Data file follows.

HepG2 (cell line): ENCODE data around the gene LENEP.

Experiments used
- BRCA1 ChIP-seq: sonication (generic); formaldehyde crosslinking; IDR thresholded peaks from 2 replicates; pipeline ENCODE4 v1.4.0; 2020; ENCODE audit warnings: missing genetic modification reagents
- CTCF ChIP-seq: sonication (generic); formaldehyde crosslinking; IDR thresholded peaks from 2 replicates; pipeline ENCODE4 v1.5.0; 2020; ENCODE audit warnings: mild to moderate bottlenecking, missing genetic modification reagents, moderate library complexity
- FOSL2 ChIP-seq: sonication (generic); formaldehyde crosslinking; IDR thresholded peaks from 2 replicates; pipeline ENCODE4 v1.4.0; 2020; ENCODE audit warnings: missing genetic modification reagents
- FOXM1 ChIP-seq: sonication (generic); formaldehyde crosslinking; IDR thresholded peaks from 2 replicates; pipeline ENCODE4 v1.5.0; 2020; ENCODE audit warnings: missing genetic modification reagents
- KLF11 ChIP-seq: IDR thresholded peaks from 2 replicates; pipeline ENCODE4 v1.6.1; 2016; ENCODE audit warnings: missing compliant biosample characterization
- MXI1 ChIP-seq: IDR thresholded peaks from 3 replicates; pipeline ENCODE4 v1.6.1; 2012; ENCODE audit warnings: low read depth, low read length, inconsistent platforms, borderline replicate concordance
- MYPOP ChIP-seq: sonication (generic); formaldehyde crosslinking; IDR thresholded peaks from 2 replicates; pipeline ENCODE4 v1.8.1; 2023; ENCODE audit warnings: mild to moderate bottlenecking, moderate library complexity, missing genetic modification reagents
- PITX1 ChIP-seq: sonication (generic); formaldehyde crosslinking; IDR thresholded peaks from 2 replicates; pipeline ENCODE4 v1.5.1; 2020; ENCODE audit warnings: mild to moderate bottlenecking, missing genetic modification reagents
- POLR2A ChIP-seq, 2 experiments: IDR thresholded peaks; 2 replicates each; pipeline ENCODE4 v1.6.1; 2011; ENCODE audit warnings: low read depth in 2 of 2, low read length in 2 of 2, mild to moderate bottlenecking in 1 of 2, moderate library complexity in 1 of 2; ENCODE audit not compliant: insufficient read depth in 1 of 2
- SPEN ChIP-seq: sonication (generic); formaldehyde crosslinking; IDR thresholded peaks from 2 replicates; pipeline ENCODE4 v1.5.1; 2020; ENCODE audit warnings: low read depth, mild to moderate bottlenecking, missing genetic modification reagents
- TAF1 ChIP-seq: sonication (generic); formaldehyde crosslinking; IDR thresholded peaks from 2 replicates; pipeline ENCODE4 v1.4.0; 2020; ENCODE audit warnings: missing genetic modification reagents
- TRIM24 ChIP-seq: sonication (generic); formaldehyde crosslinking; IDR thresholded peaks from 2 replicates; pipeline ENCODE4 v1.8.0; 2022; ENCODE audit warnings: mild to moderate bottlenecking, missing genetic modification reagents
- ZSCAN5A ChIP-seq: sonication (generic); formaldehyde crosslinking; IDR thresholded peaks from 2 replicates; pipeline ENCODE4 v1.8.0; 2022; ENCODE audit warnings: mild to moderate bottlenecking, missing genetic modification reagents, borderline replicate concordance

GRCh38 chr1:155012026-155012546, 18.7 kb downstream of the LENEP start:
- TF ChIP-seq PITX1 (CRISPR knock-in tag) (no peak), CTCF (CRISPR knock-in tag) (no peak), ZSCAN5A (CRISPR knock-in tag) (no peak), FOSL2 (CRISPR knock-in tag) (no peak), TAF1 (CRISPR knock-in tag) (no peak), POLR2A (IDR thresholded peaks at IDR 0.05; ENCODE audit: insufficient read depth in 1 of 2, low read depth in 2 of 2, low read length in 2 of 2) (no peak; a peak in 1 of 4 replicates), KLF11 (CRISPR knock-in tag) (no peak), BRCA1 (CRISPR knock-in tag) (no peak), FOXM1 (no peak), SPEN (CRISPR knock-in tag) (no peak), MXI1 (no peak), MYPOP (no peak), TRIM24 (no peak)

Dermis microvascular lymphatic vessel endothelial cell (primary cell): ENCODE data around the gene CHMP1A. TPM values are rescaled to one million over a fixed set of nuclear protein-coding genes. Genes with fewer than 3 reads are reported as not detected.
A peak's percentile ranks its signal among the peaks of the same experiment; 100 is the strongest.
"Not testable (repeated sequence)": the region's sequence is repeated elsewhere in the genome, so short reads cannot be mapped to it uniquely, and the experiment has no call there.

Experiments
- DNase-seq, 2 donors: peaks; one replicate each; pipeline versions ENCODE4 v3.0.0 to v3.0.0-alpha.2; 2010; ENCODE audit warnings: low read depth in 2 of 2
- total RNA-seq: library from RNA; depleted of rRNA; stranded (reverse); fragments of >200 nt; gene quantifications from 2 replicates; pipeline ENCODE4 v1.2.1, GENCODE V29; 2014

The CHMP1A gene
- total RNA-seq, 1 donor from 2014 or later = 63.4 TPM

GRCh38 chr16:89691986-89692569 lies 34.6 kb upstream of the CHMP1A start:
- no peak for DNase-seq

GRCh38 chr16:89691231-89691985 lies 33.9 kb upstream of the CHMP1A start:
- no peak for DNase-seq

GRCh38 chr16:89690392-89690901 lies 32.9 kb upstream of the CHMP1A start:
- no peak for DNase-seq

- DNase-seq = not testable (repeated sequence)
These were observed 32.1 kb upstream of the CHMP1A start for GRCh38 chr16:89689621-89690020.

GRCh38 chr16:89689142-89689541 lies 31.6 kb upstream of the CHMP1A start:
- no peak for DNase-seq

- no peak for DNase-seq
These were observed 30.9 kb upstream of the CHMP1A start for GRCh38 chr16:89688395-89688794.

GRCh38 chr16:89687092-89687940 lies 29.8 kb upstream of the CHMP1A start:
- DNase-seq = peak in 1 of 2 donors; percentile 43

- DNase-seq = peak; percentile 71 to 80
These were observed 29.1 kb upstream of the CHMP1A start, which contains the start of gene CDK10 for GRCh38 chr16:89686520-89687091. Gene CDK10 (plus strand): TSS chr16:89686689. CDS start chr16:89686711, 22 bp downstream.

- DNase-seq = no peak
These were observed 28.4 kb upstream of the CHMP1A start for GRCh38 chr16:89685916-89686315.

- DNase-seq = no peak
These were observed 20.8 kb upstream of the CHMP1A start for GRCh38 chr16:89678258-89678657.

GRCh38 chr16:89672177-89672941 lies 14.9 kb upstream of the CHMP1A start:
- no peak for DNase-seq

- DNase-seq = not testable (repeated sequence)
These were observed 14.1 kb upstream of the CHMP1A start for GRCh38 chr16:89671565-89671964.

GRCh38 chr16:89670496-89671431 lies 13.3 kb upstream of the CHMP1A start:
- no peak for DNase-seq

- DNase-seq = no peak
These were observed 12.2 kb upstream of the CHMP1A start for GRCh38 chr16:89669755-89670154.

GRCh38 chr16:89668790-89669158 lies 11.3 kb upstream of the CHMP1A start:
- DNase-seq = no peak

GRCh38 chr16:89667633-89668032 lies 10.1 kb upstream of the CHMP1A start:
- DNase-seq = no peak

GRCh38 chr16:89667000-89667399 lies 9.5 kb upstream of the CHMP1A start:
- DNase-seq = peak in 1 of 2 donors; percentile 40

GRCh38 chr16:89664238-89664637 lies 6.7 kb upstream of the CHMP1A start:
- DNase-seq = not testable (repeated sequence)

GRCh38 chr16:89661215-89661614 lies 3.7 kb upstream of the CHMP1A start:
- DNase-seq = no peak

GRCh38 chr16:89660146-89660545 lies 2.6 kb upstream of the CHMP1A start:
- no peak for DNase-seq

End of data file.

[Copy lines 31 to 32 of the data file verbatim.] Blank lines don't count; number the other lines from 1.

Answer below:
- no peak for DNase-seq

- DNase-seq = not testable (repeated sequence)